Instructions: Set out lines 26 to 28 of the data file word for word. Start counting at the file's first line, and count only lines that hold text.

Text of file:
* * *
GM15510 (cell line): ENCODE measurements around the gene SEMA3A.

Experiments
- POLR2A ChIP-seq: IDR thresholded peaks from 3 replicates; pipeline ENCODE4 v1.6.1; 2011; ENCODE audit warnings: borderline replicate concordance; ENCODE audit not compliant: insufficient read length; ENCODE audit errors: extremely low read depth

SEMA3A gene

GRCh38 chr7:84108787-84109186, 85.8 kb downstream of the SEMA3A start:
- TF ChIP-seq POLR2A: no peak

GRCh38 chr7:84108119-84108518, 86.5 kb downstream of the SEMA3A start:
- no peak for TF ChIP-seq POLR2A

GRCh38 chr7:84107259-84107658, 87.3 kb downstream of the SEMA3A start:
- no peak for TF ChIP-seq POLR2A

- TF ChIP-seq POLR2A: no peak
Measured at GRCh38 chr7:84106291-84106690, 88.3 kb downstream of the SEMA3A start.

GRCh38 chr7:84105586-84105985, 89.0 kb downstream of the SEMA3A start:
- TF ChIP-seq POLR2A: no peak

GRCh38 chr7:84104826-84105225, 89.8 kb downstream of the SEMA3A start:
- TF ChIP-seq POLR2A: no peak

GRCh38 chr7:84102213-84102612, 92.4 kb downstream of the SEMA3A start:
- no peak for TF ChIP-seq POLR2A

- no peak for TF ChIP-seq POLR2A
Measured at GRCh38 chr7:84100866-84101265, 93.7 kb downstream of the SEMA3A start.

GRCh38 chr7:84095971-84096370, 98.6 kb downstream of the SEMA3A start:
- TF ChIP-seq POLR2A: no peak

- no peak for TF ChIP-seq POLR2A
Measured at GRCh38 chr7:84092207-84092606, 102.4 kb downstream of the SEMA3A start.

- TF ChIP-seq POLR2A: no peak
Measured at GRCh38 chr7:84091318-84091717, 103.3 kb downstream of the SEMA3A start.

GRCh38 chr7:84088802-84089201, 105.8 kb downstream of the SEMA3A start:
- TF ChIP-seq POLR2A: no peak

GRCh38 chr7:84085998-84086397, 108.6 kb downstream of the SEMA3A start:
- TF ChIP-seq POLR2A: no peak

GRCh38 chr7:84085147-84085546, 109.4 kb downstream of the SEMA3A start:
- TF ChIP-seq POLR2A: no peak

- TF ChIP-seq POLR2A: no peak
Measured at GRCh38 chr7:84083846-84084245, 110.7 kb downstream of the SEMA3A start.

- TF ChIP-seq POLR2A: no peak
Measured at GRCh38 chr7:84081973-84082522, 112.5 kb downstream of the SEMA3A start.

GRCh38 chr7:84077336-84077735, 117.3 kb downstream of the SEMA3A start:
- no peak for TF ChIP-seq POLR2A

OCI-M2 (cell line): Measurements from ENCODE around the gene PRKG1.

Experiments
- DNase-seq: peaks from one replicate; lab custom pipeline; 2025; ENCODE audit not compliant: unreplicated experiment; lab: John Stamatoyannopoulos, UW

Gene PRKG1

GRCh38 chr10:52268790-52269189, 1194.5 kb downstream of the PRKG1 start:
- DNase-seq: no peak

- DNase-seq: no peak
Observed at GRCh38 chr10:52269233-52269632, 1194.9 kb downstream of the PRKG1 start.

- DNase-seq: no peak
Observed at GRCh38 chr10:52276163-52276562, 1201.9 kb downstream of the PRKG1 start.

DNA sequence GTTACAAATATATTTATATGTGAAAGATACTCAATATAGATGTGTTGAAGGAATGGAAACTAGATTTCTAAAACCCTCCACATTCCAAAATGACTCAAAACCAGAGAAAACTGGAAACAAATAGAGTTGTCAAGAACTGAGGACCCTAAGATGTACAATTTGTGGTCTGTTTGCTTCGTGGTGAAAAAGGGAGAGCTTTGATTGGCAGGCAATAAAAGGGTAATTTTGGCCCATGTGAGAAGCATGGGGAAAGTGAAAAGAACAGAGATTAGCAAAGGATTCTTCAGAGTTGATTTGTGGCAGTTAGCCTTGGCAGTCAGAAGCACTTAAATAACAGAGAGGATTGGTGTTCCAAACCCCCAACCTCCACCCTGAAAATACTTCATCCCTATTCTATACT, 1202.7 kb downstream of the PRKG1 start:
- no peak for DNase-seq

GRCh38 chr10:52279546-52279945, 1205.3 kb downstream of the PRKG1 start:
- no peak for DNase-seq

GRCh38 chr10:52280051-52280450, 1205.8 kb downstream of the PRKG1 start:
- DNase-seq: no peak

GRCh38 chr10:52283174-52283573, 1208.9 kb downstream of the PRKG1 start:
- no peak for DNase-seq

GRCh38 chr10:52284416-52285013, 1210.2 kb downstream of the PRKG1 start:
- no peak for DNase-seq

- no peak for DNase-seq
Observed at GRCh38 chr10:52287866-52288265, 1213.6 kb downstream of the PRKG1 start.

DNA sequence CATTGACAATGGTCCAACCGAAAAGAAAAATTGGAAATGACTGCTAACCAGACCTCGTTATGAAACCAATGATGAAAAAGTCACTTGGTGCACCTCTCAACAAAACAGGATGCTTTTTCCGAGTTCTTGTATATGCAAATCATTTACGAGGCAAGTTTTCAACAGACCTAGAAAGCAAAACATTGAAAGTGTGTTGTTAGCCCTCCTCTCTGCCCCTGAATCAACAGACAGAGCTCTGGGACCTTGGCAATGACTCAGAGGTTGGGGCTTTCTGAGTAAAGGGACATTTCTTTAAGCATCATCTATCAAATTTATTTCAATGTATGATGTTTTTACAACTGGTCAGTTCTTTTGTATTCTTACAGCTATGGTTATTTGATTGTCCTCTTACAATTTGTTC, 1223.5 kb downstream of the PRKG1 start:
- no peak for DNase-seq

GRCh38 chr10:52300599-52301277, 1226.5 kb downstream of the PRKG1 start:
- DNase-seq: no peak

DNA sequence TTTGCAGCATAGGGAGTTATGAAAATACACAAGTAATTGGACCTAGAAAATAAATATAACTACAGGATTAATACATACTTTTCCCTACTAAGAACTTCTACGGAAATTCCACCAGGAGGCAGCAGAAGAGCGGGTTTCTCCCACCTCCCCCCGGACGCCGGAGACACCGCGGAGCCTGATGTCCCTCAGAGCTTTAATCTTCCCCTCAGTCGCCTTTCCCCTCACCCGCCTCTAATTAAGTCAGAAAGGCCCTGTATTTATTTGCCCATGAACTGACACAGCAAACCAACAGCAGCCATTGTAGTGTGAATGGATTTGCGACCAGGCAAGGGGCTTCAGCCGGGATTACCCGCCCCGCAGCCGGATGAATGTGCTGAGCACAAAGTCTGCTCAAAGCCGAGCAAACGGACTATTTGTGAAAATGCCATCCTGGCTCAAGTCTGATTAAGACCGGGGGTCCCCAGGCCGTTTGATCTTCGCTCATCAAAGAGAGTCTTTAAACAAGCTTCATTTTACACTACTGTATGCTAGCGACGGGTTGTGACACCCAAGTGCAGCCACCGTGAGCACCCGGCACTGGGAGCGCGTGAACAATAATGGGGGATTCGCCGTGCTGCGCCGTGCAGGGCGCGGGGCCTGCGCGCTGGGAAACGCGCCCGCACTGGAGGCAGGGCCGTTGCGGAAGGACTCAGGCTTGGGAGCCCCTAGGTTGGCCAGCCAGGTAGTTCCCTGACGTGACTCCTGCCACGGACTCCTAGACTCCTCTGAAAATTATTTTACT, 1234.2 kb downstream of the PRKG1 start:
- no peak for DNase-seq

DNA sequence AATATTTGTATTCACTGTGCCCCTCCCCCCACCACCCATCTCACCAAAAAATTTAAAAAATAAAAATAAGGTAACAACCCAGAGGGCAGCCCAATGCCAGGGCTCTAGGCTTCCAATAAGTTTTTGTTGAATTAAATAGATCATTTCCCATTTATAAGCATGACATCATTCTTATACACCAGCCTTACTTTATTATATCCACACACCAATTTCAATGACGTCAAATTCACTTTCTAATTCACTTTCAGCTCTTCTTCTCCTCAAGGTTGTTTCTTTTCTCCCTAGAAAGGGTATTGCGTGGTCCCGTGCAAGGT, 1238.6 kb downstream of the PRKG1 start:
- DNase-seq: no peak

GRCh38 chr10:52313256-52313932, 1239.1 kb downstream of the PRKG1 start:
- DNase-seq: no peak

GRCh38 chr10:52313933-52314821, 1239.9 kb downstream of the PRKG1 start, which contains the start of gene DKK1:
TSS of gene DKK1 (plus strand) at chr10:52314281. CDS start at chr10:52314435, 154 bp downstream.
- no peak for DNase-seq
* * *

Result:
Measured at GRCh38 chr7:84091318-84091717, 103.3 kb downstream of the SEMA3A start.

GRCh38 chr7:84088802-84089201, 105.8 kb downstream of the SEMA3A start:
- TF ChIP-seq POLR2A: no peak